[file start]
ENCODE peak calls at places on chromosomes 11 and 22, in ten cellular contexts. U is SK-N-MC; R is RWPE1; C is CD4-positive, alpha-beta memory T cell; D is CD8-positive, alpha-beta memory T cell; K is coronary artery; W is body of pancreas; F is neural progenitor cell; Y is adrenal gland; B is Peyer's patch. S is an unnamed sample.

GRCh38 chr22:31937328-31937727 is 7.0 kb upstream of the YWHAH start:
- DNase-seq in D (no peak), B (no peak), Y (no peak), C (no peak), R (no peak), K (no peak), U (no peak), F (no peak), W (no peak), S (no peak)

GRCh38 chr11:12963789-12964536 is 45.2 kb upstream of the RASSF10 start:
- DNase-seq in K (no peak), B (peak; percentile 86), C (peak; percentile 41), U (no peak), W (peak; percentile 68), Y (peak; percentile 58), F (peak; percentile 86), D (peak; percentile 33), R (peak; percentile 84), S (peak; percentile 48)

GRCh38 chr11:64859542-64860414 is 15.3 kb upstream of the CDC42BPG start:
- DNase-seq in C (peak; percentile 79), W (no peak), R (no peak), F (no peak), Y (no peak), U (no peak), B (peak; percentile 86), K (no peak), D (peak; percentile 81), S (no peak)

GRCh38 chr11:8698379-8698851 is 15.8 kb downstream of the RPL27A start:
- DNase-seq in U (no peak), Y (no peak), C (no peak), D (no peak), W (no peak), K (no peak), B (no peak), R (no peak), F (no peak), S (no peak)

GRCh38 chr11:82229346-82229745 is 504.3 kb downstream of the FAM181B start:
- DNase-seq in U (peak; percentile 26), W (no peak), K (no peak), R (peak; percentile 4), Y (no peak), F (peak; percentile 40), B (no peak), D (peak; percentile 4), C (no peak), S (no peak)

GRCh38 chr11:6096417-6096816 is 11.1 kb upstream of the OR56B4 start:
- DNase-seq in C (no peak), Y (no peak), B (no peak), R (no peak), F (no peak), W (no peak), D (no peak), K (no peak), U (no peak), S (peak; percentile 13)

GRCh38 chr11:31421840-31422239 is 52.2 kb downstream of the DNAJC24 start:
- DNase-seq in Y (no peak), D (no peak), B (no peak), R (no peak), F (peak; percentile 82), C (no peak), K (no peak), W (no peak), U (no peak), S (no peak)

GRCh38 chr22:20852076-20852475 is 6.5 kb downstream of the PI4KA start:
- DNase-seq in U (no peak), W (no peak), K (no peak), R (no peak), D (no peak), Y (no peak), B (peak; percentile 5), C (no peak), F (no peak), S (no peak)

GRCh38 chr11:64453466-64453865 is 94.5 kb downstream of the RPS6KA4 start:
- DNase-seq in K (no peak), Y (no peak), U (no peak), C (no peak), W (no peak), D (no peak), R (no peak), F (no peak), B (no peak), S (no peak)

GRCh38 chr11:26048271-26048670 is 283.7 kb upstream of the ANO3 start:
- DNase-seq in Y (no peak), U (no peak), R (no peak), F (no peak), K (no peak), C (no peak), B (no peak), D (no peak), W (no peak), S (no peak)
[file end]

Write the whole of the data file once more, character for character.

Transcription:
ENCODE peak calls at places on chromosomes 11 and 22, in ten cellular contexts. U is SK-N-MC; R is RWPE1; C is CD4-positive, alpha-beta memory T cell; D is CD8-positive, alpha-beta memory T cell; K is coronary artery; W is body of pancreas; F is neural progenitor cell; Y is adrenal gland; B is Peyer's patch. S is an unnamed sample.

GRCh38 chr22:31937328-31937727 is 7.0 kb upstream of the YWHAH start:
- DNase-seq in D (no peak), B (no peak), Y (no peak), C (no peak), R (no peak), K (no peak), U (no peak), F (no peak), W (no peak), S (no peak)

GRCh38 chr11:12963789-12964536 is 45.2 kb upstream of the RASSF10 start:
- DNase-seq in K (no peak), B (peak; percentile 86), C (peak; percentile 41), U (no peak), W (peak; percentile 68), Y (peak; percentile 58), F (peak; percentile 86), D (peak; percentile 33), R (peak; percentile 84), S (peak; percentile 48)

GRCh38 chr11:64859542-64860414 is 15.3 kb upstream of the CDC42BPG start:
- DNase-seq in C (peak; percentile 79), W (no peak), R (no peak), F (no peak), Y (no peak), U (no peak), B (peak; percentile 86), K (no peak), D (peak; percentile 81), S (no peak)

GRCh38 chr11:8698379-8698851 is 15.8 kb downstream of the RPL27A start:
- DNase-seq in U (no peak), Y (no peak), C (no peak), D (no peak), W (no peak), K (no peak), B (no peak), R (no peak), F (no peak), S (no peak)

GRCh38 chr11:82229346-82229745 is 504.3 kb downstream of the FAM181B start:
- DNase-seq in U (peak; percentile 26), W (no peak), K (no peak), R (peak; percentile 4), Y (no peak), F (peak; percentile 40), B (no peak), D (peak; percentile 4), C (no peak), S (no peak)

GRCh38 chr11:6096417-6096816 is 11.1 kb upstream of the OR56B4 start:
- DNase-seq in C (no peak), Y (no peak), B (no peak), R (no peak), F (no peak), W (no peak), D (no peak), K (no peak), U (no peak), S (peak; percentile 13)

GRCh38 chr11:31421840-31422239 is 52.2 kb downstream of the DNAJC24 start:
- DNase-seq in Y (no peak), D (no peak), B (no peak), R (no peak), F (peak; percentile 82), C (no peak), K (no peak), W (no peak), U (no peak), S (no peak)

GRCh38 chr22:20852076-20852475 is 6.5 kb downstream of the PI4KA start:
- DNase-seq in U (no peak), W (no peak), K (no peak), R (no peak), D (no peak), Y (no peak), B (peak; percentile 5), C (no peak), F (no peak), S (no peak)

GRCh38 chr11:64453466-64453865 is 94.5 kb downstream of the RPS6KA4 start:
- DNase-seq in K (no peak), Y (no peak), U (no peak), C (no peak), W (no peak), D (no peak), R (no peak), F (no peak), B (no peak), S (no peak)

GRCh38 chr11:26048271-26048670 is 283.7 kb upstream of the ANO3 start:
- DNase-seq in Y (no peak), U (no peak), R (no peak), F (no peak), K (no peak), C (no peak), B (no peak), D (no peak), W (no peak), S (no peak)